First International Conference of American States
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Background to the Conference
The idea of an Inter-American Conference held in Washington, D.C., was the brainchild of United States Secretary of State James G. Blaine, but it took almost a decade and several reversals of U.S. policy to convert his original vision of 1881 into the Washington Conference of 1889-1890.
Blaine was the Secretary of State in the short-lived Republican administration of Benjamin Harrison (4 March 1889 to 1893). Apparently inspired by the speeches of Henry Clay and "the Western Hemisphere idea", Blaine believed that the moment had come for the United States to exercise diplomatic leadership by convoking a meeting of all the Hemisphere's nations. The notion was a curious mixture of nationalism and continentalism. On the one hand the narrow interests of the United States would be served because as host and organizer the U.S. would presumably be able to set the agenda and lead the delegations; the Conference would also serve as a vehicle for showing the U.S. economic and cultural strengths off to key statesmen of the southern nations. On the other hand, Blaine also held views that could properly be called "Panamerican" in that he believed in the special role of the nations of the New World as a beacon of hope and progress, in considerable contrast to the seemingly constant wars, competition and quarrels of the Old World. In a period of considerable tension in South America just after the War of the Pacific, his motivations also included a deeply felt belief that it was necessary to find more effective ways of avoiding or resolving conflicts between the American states, in part because such conflicts might lead to European intervention.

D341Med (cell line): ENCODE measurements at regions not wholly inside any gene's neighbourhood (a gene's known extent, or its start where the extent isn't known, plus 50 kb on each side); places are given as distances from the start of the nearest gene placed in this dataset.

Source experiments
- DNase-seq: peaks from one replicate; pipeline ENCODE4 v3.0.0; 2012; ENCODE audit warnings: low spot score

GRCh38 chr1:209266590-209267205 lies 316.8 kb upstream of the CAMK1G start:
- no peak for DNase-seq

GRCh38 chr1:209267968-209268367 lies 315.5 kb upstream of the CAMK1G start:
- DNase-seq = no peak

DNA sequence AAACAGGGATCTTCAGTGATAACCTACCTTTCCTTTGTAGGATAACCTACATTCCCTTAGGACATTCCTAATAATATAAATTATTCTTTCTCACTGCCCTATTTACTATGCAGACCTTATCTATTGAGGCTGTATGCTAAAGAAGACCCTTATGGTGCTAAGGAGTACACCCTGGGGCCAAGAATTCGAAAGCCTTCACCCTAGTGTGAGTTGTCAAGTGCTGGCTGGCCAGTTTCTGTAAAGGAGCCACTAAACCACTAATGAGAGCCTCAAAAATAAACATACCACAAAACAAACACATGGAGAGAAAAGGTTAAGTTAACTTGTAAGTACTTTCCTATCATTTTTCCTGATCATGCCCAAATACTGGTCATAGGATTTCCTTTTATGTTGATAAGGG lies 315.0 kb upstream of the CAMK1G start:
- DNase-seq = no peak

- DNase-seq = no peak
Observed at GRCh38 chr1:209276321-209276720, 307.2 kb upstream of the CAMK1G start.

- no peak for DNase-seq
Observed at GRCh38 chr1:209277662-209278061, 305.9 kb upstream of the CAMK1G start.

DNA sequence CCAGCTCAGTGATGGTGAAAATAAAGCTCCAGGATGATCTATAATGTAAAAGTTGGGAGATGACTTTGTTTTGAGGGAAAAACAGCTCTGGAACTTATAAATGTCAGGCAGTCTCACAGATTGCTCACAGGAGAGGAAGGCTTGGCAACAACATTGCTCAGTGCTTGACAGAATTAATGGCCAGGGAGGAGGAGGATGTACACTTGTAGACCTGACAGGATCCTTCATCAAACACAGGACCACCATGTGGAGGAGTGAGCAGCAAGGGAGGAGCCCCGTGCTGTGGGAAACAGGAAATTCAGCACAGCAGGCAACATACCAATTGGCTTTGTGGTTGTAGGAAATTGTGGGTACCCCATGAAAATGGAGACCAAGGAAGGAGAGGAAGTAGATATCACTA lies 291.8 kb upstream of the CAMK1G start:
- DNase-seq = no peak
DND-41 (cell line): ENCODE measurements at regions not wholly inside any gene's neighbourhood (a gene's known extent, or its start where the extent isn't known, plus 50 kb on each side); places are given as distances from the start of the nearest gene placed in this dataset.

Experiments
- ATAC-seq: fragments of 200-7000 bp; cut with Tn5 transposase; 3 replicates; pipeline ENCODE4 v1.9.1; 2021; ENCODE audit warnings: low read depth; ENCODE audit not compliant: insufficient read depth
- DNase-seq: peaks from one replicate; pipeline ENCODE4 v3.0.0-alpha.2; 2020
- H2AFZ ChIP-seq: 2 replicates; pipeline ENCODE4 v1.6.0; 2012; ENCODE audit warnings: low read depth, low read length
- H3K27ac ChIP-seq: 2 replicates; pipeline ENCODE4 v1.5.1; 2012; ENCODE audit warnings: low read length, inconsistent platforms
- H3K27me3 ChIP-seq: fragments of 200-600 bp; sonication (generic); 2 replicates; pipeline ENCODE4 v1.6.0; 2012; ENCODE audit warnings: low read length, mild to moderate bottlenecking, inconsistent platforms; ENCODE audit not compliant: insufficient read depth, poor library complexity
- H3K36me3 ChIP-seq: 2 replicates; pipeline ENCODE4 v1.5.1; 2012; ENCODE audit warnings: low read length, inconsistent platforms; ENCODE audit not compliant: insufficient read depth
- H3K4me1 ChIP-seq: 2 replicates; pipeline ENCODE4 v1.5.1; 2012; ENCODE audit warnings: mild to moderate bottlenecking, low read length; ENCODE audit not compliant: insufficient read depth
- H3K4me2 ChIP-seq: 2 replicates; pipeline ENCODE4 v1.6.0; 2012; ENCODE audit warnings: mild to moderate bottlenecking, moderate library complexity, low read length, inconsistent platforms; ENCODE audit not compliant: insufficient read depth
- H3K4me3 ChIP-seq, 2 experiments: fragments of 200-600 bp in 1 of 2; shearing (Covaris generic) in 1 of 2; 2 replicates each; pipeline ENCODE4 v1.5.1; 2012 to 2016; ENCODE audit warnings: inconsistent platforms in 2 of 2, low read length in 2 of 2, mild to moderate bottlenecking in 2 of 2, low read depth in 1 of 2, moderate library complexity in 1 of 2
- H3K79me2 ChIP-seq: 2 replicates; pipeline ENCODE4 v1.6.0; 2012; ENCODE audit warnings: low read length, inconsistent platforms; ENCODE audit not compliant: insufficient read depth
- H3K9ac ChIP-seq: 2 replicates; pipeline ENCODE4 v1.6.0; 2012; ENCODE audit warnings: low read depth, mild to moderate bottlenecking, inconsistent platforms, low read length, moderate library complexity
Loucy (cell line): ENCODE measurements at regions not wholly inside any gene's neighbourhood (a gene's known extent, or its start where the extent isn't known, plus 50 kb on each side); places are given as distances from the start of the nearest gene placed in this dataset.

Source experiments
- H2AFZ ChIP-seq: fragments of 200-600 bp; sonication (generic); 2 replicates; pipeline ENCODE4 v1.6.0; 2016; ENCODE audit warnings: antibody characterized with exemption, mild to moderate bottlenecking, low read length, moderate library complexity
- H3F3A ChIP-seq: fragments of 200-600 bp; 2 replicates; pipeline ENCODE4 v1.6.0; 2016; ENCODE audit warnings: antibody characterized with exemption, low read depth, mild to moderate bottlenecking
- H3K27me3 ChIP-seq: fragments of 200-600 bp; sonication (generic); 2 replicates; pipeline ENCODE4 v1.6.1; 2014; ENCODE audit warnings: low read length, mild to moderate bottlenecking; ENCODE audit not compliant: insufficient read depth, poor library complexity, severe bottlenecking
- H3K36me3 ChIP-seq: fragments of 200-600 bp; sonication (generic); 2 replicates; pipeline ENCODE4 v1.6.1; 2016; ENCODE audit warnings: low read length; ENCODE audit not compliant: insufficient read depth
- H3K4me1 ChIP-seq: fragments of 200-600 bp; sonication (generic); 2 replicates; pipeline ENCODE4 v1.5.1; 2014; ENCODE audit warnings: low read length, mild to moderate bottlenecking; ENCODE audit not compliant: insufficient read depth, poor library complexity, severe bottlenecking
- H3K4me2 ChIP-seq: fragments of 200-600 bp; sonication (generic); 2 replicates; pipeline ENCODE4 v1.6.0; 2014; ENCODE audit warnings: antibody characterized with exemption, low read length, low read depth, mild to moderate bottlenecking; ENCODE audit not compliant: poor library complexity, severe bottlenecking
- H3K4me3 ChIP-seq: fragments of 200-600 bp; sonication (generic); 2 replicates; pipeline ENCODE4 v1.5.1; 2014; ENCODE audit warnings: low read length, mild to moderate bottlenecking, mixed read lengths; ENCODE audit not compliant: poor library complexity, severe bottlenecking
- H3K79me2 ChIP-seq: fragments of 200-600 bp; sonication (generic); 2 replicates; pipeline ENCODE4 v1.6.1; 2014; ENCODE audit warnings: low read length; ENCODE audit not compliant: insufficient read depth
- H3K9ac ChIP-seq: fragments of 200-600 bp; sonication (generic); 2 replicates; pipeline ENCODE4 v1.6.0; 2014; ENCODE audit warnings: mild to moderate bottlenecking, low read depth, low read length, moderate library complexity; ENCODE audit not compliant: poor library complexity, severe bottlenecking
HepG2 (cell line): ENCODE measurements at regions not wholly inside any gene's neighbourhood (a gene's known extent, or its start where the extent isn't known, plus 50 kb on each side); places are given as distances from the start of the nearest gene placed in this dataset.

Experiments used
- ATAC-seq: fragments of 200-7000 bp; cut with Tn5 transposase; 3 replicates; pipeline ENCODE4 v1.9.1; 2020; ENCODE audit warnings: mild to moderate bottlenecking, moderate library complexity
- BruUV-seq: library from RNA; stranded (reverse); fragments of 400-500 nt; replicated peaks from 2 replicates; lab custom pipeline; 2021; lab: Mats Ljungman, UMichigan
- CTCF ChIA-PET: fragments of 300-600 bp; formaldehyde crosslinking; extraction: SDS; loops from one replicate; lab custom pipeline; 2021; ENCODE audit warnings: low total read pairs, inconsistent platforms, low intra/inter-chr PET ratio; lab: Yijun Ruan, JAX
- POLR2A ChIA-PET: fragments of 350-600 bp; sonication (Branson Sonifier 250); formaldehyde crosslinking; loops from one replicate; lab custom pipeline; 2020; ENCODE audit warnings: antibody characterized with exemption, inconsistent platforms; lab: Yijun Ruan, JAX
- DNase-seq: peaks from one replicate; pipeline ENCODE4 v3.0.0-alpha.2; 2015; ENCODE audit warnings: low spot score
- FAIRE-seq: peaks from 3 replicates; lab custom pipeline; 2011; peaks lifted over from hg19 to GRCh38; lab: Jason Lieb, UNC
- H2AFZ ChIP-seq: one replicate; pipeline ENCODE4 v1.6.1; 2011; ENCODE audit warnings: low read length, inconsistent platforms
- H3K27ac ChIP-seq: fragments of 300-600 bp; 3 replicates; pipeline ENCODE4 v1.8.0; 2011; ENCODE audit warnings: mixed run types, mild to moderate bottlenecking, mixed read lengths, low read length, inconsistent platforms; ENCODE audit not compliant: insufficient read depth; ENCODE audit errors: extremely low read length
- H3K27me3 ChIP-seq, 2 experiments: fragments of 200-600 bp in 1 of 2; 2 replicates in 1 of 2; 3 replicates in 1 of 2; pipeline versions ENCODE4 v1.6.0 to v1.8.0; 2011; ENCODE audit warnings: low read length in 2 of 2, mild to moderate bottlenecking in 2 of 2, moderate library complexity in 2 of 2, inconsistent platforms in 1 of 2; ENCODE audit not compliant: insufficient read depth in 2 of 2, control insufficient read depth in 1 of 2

And so, as Secretary of State, Blaine sent invitations to all the nations of the Hemisphere to come to Washington in November 1881 with the principal goal of considering and discussing methods to prevent war between the nations of the Hemisphere. But destiny intervened: President Garfield was assassinated on 19 September 1881 and the new President Chester A. Arthur, who was no friend of Blaine's, quickly removed him from the State Department. Shortly afterward, the Conference invitations were withdrawn on the grounds that the unsettled situation at home and abroad would make such an event impossible.
Now a private citizen, Blaine continued to lobby for his Inter-American Conference. Among other things, he wrote an article titled "The Foreign Policy of the Garfield Administration", in which he revealed that his idea for a Conference had a second motive in addition to avoiding war: commercial relations. He linked the two ideas together by arguing that greater commercial inter-dependence would lead to growth and stability, and thus peace. It was also clear that the mix of nationalism and continentalism continued, since Blaine acknowledged that it was in the self-interest of the U.S. to find new markets in the Hemisphere. To achieve this he proposed an American customs union, or "zollverein", which would give preference to inter-American trade and reduce that with Europe, especially England. The resulting greater isolation of America from Europe, Blaine believed, would make it less likely that "the United States would have to defend the Monroe Doctrine".